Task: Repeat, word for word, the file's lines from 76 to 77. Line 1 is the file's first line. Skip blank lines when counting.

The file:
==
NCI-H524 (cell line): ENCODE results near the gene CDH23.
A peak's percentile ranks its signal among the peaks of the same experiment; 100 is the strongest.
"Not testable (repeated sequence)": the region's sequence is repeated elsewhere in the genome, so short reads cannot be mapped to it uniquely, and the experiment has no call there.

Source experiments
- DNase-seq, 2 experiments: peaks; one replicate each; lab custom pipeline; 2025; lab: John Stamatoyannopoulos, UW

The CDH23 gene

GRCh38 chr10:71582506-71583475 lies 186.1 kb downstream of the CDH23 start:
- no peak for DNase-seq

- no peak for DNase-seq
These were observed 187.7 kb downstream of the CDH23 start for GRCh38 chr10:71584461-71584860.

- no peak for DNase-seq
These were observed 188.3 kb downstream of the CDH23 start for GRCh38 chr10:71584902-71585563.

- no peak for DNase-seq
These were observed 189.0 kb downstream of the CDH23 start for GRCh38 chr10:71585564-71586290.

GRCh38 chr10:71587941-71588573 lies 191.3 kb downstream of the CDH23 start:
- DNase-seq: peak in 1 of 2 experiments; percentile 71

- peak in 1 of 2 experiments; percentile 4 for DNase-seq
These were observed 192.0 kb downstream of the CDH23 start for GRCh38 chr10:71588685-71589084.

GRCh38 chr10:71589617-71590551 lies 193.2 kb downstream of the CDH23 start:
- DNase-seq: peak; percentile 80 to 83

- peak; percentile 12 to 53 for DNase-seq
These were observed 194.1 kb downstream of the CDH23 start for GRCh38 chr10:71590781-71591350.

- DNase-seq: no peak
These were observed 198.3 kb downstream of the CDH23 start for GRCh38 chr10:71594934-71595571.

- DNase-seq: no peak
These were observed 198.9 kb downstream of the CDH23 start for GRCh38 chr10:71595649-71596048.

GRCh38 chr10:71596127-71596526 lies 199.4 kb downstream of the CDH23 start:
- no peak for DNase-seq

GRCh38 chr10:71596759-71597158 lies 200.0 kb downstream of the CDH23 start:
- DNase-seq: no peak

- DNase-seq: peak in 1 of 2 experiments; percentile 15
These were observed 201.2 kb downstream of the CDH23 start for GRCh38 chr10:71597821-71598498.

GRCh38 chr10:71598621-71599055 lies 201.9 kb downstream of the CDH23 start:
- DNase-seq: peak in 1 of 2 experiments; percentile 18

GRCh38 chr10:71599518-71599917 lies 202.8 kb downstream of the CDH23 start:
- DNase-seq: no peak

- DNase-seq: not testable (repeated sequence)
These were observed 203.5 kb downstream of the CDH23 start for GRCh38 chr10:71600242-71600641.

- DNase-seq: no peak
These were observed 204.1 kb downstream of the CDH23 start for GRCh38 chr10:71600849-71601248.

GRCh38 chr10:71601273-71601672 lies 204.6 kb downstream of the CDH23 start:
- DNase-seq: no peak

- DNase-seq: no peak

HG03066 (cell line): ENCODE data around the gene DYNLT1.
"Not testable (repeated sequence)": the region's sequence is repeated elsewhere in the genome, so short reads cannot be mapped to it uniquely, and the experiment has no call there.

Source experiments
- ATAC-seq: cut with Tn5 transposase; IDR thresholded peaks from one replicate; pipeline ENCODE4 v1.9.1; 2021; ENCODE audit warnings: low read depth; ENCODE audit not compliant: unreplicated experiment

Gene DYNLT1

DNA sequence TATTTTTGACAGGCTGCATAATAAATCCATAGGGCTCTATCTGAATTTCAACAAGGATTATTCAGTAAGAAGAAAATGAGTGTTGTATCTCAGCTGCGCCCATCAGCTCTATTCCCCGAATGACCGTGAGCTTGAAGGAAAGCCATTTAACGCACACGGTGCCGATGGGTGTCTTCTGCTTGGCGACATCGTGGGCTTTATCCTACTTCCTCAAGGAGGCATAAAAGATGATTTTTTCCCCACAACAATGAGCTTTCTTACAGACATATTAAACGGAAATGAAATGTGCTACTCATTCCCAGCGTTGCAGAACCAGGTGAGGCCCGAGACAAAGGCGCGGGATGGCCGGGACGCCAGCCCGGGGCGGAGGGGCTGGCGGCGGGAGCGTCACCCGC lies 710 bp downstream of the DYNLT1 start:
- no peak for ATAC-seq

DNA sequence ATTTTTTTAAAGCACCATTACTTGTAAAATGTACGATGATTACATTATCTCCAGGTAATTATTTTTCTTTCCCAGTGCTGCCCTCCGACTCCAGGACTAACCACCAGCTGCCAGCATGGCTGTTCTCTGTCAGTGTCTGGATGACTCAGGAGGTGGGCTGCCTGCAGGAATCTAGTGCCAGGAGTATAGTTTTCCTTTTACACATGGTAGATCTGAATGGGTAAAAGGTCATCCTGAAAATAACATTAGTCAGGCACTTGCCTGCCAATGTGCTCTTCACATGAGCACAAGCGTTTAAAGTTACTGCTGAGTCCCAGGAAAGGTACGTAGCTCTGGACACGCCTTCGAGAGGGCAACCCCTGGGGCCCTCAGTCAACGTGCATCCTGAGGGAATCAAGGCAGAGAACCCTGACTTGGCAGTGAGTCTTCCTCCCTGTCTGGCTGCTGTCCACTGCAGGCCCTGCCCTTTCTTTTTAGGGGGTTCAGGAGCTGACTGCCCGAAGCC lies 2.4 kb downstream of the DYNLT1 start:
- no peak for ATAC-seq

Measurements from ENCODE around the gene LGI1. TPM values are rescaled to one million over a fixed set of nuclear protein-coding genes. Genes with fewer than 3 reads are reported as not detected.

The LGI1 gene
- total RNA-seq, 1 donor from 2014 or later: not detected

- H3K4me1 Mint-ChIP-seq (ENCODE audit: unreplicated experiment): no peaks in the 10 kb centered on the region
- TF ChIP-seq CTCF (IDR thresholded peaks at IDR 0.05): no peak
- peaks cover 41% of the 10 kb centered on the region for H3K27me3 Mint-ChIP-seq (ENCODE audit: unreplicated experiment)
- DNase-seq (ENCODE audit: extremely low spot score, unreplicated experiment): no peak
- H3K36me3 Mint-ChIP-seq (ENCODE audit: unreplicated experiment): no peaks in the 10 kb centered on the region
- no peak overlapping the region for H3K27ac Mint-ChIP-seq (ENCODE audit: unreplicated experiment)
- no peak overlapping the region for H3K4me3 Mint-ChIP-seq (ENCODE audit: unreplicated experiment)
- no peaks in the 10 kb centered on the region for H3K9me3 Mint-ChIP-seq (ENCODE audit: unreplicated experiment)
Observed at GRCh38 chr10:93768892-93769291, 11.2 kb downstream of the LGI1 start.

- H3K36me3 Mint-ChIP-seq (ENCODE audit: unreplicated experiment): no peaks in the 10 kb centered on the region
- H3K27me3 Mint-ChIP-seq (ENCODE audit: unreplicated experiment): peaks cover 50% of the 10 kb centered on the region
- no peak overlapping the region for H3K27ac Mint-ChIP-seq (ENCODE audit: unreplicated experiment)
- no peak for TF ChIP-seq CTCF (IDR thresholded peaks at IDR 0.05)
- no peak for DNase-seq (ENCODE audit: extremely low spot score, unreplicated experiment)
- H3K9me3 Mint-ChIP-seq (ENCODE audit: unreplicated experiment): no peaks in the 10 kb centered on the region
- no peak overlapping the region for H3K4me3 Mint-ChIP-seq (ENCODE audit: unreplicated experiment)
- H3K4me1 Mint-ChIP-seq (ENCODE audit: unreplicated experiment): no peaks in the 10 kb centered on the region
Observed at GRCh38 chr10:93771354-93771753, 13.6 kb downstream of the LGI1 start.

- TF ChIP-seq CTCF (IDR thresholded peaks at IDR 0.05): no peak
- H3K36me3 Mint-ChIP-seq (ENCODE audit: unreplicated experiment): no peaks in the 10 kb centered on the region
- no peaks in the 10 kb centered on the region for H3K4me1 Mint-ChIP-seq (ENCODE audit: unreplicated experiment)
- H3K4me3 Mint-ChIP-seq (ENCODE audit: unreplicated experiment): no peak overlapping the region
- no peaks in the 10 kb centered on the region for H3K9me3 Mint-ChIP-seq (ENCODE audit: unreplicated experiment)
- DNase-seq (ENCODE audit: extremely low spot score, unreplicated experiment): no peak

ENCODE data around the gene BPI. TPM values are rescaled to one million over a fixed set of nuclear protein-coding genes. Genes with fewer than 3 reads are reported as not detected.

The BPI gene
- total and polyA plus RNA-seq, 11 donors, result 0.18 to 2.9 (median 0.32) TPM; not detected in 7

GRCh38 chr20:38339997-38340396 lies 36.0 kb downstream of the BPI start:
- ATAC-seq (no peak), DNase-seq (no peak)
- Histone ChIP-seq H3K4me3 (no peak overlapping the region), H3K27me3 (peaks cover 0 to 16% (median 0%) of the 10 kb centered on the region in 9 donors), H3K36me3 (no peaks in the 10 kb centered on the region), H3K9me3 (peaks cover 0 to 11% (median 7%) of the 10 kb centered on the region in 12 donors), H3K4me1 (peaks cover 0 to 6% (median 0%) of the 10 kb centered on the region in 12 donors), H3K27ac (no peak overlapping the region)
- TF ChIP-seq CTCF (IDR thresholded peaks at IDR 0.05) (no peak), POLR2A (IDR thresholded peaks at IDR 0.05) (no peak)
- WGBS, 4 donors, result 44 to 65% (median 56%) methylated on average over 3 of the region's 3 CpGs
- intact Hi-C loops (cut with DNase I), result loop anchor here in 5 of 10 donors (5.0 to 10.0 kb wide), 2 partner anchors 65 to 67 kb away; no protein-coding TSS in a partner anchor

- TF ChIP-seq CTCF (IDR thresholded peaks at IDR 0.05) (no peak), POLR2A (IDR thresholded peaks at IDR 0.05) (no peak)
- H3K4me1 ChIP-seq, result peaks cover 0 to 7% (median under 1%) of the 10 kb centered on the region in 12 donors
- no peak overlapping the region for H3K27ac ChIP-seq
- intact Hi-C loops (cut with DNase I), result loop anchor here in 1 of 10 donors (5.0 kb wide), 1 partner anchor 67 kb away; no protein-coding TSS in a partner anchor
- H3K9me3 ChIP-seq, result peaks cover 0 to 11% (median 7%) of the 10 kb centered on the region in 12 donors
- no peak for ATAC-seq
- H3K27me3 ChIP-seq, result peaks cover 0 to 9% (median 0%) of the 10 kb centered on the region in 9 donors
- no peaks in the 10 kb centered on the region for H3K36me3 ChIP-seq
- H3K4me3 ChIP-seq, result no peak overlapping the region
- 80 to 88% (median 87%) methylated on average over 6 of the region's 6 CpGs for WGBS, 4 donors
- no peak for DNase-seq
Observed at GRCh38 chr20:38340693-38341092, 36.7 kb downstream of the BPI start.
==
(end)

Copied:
- no peaks in the 10 kb centered on the region for H3K4me1 Mint-ChIP-seq (ENCODE audit: unreplicated experiment)
- H3K4me3 Mint-ChIP-seq (ENCODE audit: unreplicated experiment): no peak overlapping the region